The Week Ahead

A hotter than expected ADP report spooked markets in early July, sparking concerns of more aggressive Fed action. Another round of hot jobs reports could do the same as ADP and nonfarm payrolls are set to be released. We’ll also get our latest snapshot on the state of the consumer with both ISM Manufacturing and Services reports on tap.

Staff Spotlight: Probity’s Summer Interns Emily Waller and Keaton Schultz

Probity Advisors, Inc. welcomed two interns this summer: Emily Waller and Keaton Schultz. Our interns have been hard at work gaining hands-on experience and learning what it’s really like inside Probity Advisors. They have embraced the chance to dive into different aspects of our firm, with Emily focusing on the technology side of the business and learning about various programming languages used in quantitative finance and with Keaton learning about Probity’s client-centered approach to financial planning and wealth management. Both Emily and Keaton have spent time with our partners and associates to provide them with the opportunity to see the ins and outs of running a financial planning and portfolio management practice.

About Our Interns

Emily Waller is a rising junior at Southern Methodist University (SMU) where she an accounting major with a minor in data science. When she began her internship, Emily had familiarity with two programming languages, Java and Structured Query Language, more commonly known as Sequel or SQL, and has been learning a third programming language called Python. Emily has used her programming skills to write scripts that extract and organize data across multiple platforms to make it actionable. This has given her a broader understanding of data analytics and system architecture, and she is contemplating making data science a second major as a result of her summer internship experience.  Outside of her internship, Emily is a member of SMU’s track and field team where she competes in the 400 meter hurdles, the 4×400 meter relay, the Distance Medley Relay, and the 400 meter race. She graduated with honors from Woodbridge High School in Irvine, CA, where she was a four-time scholar-athlete award recipient and a three-time track and field team captain. Emily has a 3.9 grade point average, and, during track season, she balances her academics with a 20-hour-per week training schedule. She currently serves on the board of one of SMU’s business fraternities, Alpha Kappa Psi.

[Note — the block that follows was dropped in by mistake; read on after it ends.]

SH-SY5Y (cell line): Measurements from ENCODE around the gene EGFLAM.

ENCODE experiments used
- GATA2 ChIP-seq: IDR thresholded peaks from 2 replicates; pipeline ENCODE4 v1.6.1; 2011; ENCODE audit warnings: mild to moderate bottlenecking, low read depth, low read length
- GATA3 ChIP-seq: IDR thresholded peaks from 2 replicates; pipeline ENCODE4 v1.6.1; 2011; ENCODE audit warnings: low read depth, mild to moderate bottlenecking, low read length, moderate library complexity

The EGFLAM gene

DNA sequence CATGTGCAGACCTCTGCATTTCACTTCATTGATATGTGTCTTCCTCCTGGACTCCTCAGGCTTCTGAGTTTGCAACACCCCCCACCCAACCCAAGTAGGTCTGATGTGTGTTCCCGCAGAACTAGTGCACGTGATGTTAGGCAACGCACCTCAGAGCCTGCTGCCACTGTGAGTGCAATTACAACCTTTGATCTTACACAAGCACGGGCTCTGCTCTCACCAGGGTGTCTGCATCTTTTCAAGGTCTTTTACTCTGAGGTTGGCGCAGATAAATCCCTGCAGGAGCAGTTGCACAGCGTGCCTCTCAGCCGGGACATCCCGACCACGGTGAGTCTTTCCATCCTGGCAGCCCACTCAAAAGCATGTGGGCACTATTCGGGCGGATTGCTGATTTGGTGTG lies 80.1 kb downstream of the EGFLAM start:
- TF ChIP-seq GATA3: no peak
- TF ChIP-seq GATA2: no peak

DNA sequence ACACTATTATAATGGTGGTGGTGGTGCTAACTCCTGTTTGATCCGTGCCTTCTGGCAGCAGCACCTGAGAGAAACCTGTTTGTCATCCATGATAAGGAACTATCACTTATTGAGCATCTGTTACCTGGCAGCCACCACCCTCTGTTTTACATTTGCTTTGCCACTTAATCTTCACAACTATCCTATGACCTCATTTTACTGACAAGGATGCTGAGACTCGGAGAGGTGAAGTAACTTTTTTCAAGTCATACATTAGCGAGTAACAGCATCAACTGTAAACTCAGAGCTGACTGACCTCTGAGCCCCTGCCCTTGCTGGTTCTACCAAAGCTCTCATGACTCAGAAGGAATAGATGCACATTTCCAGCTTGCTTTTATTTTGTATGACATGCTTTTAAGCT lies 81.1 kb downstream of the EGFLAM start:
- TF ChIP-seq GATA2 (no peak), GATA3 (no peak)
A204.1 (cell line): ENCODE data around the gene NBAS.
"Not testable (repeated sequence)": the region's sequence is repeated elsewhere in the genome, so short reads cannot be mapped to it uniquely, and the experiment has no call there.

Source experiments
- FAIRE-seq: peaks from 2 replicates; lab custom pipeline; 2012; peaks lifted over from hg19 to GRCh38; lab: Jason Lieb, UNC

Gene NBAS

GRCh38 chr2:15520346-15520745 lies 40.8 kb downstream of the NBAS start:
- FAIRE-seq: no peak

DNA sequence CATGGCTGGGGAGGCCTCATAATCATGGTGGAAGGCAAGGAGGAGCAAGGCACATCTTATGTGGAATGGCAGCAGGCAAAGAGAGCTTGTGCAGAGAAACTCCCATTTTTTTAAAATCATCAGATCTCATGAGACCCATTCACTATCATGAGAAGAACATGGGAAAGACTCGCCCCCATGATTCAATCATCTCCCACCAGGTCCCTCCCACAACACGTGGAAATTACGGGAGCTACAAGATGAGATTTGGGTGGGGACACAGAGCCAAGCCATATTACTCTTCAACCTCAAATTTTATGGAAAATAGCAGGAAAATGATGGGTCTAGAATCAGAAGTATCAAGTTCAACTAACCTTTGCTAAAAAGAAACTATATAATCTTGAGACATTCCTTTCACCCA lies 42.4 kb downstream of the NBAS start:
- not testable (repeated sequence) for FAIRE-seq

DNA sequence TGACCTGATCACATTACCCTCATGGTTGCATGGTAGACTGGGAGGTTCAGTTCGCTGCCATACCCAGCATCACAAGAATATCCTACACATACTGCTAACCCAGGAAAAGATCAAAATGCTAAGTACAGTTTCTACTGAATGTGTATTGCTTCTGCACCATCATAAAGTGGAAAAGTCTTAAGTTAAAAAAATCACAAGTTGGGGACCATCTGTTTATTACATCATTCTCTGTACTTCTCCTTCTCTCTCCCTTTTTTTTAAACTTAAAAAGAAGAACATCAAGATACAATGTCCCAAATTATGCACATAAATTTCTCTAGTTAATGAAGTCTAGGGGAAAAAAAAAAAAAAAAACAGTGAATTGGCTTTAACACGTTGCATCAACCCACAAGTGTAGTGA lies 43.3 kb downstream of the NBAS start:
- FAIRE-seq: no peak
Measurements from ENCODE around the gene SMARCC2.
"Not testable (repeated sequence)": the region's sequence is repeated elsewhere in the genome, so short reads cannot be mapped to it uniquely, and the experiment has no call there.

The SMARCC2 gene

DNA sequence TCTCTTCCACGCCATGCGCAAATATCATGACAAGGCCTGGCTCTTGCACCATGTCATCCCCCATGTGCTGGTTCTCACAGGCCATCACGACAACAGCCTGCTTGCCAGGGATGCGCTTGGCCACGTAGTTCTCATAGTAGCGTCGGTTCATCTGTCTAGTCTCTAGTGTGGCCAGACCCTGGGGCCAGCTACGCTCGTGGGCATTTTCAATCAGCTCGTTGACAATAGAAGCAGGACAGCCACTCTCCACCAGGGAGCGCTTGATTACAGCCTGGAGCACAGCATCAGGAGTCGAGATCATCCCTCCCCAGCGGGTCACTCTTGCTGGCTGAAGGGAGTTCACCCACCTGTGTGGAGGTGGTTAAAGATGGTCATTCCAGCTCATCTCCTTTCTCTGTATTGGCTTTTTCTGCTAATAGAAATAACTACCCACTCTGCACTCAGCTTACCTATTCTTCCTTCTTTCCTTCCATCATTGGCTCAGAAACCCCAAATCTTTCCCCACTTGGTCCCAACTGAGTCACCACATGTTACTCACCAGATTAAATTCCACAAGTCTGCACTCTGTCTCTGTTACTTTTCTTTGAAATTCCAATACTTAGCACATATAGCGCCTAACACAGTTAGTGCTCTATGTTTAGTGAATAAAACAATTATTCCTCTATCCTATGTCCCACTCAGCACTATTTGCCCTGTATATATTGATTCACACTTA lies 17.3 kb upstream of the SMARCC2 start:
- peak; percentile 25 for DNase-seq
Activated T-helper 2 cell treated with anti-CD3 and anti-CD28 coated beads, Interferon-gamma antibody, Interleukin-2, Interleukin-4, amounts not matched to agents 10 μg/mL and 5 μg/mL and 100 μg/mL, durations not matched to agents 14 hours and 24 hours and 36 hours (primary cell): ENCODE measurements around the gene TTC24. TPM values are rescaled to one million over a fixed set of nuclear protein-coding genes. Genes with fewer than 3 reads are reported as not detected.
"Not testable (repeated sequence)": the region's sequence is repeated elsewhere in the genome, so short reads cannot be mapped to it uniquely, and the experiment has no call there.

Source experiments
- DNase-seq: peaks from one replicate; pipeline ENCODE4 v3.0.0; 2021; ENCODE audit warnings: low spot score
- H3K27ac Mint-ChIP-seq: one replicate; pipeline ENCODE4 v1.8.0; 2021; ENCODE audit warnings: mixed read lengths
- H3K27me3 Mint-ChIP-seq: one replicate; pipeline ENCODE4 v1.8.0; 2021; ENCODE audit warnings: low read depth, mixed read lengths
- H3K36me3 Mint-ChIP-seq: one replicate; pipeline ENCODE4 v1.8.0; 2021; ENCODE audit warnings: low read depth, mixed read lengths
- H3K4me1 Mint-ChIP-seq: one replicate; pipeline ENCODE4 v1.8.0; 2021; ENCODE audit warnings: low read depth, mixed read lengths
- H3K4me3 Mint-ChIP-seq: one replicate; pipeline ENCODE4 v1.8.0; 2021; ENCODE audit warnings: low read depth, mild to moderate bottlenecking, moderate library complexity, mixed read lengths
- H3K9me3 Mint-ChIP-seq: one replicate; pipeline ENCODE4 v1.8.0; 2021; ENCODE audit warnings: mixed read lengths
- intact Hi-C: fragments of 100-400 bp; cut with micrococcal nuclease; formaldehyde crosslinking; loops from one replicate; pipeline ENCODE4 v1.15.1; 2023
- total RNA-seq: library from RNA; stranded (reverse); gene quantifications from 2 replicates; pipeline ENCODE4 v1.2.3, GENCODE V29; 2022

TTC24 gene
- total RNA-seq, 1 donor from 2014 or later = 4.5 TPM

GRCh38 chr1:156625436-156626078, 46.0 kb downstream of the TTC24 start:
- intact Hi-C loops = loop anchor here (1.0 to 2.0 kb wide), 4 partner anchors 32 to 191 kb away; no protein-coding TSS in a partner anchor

Keaton Schultz is a rising junior at SMU where he is pursuing a finance degree. He is currently on the SMU Mustang football roster as an offensive line player, a sport he has played since he was just nine years old. Keaton grew up in Spring, TX with siblings who played football at Baylor and at Kansas State and who helped inspire his passion for the sport. He graduated in the top 10% of his senior class from Klein Cain High School in Houston and was one of 25 high school seniors honored by the Touchdown Club of Houston for athletic and academic achievements. Prior to joining Probity, Keaton gained entrepreneurial skills working alongside other pitmasters selling barbecue from a trailer pit and catering events. During his internship with Probity Advisors, he has been learning about financial planning, estate planning, and wealth management. Keaton received the American Athletic Conference All-Academic Award his sophomore year at SMU and currently maintains a 3.8 grade point average on top of his training schedule and his volunteer work. He is actively involved in his church’s community ministry as well as in a non-profit called Forerunner Mentoring that offers mentoring and other support to kids in the Lake Highlands neighborhood of Dallas. Outside of football and his internship, Keaton enjoys fishing, playing golf, and hunting.

If you have an opportunity to stop by our office, we hope you get to meet our wonderful interns. We look forward to cheering them on from the sidelines when they each return their respective sports in the coming school year.